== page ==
Every time I write about a book that's based on Arthurian legend I prelude it by saying how much I love Arthurian legend and Morgan le Fay and there it is again and now you know. Let's continue with me explaining that my love extends to Tudor history and I adore dressing up and going to the Pennsylvania Renaissance Festival each year (see photo down below). In September I went with a friend and both being literary sorts we stumbled upon the "church" that doubles as a bookstore. While looking about I thought, "oh my goodness, maybe there are some Morgan le Fay books here that I haven't come across yet." So I went hunting for one and sure enough found this. I was, of course, excited. So with book in hand, I scampered off to enjoy the joust and once I got home began reading this tale.
Apparently Le Morte D'Avalon is the third book in a trilogy but once I cracked the book open I didn't find myself lost or confused. This is a book that doesn't need to be read in order to the other books (which feature other Arthurian characters). It certainly reminded me a lot of I Am Morgan le Fay, specifically the beginning of the novel with Morgan's childhood and the running near the cliffs and the discovery of her father's death. The story was interesting and didn't feel too long or short: you had your time with Morgan and experienced her life fully. For me, that's key. I love the character and rarely want to part from her so for me to feel that my desires were fulfilled is rare. That's probably why I am constantly looking for more Morgan le Fay themed books.
I enjoy the play of words with the title. For those not in the know, Le Morte d'Arthur is probably the best known (and super old, try about 600 years old) collection of Arthurian legend known today. In many ways, Sir Thomas Malory, the author of Le Morte d'Arthur, is the father of Arthurian legend. So to play the the title based on one of the original collections of stories gave me a sense of delight that I suspect other Arthurian lovers would enjoy. (J. Robert King, author of Le Morte D'Avalon uses this play with words for his other two Arthurian books as well).
There is a lot of reference to gods and goddesses plus the Christian faith as most Arthurian legend involving Morgan le Fay seems to do. Morgan le Fay is breaking the mold as a sorceress or, in this case, a goddess in the making. Much of Arthurian legend brings to focus the appearance and eventual spread of the Christian faith in a land where more "barbaric" beliefs once reigned. At times I found it a little overwhelming and tiring to read on and on about Morgan being the "Next Eve" as King describes her. All of the various goddesses went a bit above my head as I admit that my knowledge of mythology is certainly spotty and merely focuses on a few central and random gods and goddesses. So I feel that many of the references and powers of different characters were lost on me due to that.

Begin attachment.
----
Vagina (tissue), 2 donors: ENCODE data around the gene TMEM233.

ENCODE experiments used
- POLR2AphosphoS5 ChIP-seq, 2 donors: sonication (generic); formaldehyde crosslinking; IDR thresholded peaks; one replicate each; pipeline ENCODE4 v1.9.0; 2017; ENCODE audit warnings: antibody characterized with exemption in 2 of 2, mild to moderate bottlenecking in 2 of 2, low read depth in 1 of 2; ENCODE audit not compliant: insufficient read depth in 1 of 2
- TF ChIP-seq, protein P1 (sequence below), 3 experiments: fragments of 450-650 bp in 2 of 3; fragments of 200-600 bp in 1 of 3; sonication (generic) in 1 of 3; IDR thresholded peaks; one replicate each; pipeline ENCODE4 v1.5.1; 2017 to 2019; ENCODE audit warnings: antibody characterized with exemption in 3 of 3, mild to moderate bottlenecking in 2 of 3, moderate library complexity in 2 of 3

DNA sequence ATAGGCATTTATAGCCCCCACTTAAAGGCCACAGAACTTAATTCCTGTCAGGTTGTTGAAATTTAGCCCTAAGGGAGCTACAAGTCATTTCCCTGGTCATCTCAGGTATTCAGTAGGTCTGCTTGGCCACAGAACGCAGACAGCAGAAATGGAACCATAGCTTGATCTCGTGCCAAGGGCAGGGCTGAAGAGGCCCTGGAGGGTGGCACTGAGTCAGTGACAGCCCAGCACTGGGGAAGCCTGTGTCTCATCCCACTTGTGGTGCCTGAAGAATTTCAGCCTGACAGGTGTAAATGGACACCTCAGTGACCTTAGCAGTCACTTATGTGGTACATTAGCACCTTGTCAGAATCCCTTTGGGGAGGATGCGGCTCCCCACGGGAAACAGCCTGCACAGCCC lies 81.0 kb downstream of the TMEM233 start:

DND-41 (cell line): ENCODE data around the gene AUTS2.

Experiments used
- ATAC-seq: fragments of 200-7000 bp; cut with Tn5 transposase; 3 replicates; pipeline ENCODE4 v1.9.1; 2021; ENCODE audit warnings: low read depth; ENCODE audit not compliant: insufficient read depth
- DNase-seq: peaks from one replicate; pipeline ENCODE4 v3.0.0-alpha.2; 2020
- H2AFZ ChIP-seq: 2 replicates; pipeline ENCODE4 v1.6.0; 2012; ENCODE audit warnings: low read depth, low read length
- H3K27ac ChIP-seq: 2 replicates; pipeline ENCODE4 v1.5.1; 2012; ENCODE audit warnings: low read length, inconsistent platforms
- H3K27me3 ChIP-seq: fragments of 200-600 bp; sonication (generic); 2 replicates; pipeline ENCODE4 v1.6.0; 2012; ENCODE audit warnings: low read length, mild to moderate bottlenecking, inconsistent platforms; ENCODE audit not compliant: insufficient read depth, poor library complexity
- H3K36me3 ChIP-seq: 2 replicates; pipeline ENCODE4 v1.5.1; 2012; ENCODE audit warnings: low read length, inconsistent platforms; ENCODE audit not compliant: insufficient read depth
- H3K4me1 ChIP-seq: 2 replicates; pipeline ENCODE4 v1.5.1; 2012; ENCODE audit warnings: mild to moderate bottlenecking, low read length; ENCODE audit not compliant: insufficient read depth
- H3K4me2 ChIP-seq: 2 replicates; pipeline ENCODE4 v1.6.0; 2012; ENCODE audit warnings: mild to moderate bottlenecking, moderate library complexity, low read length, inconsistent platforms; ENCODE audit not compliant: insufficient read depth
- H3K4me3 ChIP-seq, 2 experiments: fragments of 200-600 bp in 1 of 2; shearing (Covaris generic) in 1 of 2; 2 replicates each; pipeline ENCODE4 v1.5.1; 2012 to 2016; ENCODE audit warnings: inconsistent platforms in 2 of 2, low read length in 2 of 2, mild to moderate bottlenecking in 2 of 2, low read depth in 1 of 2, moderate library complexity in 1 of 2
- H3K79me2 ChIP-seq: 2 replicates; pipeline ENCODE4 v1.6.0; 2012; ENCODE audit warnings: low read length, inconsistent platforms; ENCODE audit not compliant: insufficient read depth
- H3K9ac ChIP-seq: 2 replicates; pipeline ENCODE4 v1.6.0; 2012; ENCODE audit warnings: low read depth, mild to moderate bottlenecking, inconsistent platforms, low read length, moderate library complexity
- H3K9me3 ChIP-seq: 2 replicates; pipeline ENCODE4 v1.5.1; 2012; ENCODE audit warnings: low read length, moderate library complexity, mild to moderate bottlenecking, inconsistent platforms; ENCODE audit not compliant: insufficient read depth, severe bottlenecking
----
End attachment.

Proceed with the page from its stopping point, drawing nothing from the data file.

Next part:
One issue that I found with the book which was consistent from cover to cover was that the dialogue was far too modern for my liking. Modern day phrases were often used when most tales from the Arthurian day and age was much more beautiful and poetic and certainly not shortened down to words like "won't," "I'll," and "all right." Midway through the book I was deep enough into the story and the world that King had created to ignore the modern day language but still, it's a bother and probably most consistent issue with the book.
While I still prefer The Mists of Avalon and I Am Morgan le Fay for my favorite Morgan le Fay reads, Le Morte D'Avalon wasn't half bad and I am certainly holding onto the book (which, in my mind, is the ultimate test. If I get rid of your book that means I have no intention of reading it again in the future). I would suggest it to anyone who enjoys this character but reader be warned: the use of modern language was a bother to me but that is besides the point when it comes down to the fact that there are some scenes which may make a reader uncomfortable, mainly being a gang rape which, despite that I am willing to read just about anything, even left me feeling quite uncomfortable. Still, pretty things do not always happen in books so I let it be but I realize it can be a little too vivid for some readers. Otherwise, I adored Morgan, her strength, her stubbornness, and her attachment to the children she had plus the writer's detail to such womanly events as having children.
Until next time, I leave you with this photo of me. Not exactly the time of Arthur Pendragon but still a good time nonetheless!
|Your cheerful blogger at the PA Ren Faire|